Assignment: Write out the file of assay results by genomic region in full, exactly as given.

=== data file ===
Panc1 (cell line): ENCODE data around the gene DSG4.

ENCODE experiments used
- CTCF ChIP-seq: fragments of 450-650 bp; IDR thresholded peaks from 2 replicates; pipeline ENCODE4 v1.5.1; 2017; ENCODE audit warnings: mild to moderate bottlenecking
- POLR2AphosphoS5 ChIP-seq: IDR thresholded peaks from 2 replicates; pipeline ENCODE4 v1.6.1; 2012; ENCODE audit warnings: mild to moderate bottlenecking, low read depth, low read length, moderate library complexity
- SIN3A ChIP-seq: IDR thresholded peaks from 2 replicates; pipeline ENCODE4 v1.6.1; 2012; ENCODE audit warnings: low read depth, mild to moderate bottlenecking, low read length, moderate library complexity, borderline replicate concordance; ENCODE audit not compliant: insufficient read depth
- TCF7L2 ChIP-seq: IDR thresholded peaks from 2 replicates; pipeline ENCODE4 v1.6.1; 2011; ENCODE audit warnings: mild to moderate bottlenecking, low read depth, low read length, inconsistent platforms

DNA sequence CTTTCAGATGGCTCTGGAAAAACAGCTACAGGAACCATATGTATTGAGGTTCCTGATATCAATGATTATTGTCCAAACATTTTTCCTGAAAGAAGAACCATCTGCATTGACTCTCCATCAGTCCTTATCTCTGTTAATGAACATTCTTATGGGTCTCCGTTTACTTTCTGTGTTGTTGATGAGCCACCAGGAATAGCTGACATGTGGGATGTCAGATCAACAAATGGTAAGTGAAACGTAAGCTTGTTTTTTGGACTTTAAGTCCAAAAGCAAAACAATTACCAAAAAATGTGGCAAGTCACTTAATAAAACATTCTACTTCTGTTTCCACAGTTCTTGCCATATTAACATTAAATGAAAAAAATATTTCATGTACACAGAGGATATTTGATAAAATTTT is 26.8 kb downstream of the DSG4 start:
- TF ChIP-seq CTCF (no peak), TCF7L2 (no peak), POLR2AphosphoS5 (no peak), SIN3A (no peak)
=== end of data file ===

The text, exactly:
Panc1 (cell line): ENCODE data around the gene DSG4.

ENCODE experiments used
- CTCF ChIP-seq: fragments of 450-650 bp; IDR thresholded peaks from 2 replicates; pipeline ENCODE4 v1.5.1; 2017; ENCODE audit warnings: mild to moderate bottlenecking
- POLR2AphosphoS5 ChIP-seq: IDR thresholded peaks from 2 replicates; pipeline ENCODE4 v1.6.1; 2012; ENCODE audit warnings: mild to moderate bottlenecking, low read depth, low read length, moderate library complexity
- SIN3A ChIP-seq: IDR thresholded peaks from 2 replicates; pipeline ENCODE4 v1.6.1; 2012; ENCODE audit warnings: low read depth, mild to moderate bottlenecking, low read length, moderate library complexity, borderline replicate concordance; ENCODE audit not compliant: insufficient read depth
- TCF7L2 ChIP-seq: IDR thresholded peaks from 2 replicates; pipeline ENCODE4 v1.6.1; 2011; ENCODE audit warnings: mild to moderate bottlenecking, low read depth, low read length, inconsistent platforms

DNA sequence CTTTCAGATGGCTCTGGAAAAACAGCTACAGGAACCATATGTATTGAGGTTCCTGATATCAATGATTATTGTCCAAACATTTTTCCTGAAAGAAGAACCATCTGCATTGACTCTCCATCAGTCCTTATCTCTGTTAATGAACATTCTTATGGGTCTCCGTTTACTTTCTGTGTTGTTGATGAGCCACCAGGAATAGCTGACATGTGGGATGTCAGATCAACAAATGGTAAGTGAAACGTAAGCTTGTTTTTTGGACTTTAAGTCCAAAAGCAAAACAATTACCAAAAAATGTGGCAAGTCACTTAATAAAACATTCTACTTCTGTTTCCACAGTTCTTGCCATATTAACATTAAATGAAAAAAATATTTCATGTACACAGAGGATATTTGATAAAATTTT is 26.8 kb downstream of the DSG4 start:
- TF ChIP-seq CTCF (no peak), TCF7L2 (no peak), POLR2AphosphoS5 (no peak), SIN3A (no peak)